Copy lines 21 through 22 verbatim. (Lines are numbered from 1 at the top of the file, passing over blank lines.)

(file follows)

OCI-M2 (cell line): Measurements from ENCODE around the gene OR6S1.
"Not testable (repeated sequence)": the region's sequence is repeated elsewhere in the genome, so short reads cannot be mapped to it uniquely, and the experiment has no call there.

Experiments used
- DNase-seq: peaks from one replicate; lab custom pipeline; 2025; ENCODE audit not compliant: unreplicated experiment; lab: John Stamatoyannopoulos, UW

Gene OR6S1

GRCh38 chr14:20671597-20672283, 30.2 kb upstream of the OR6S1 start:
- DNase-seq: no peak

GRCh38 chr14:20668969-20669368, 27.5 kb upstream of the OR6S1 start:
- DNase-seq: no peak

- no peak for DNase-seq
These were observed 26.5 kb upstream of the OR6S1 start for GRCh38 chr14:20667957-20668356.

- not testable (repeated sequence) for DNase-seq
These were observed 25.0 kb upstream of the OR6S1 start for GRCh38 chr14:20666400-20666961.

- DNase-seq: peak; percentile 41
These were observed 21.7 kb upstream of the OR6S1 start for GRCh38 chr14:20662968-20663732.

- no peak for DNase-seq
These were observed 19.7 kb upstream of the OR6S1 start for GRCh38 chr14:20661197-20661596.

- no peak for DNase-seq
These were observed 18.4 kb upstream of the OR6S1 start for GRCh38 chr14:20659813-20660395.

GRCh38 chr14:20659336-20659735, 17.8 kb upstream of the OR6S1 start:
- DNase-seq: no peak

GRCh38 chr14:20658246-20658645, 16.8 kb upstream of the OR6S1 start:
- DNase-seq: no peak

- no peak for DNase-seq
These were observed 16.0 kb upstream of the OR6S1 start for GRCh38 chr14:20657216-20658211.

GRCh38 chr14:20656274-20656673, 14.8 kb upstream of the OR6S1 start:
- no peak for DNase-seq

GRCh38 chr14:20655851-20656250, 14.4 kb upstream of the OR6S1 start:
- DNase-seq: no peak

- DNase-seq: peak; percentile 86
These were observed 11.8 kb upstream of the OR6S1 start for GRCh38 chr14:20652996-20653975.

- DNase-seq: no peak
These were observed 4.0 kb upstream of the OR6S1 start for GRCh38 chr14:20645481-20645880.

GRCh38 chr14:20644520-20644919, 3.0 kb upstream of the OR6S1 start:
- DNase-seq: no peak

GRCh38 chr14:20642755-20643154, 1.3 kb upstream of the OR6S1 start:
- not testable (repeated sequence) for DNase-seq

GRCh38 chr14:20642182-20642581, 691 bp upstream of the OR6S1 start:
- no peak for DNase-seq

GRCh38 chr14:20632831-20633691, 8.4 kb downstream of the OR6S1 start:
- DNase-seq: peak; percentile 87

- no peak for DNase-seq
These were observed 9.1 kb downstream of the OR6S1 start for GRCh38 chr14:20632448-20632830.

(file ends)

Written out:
- DNase-seq: no peak

GRCh38 chr14:20658246-20658645, 16.8 kb upstream of the OR6S1 start: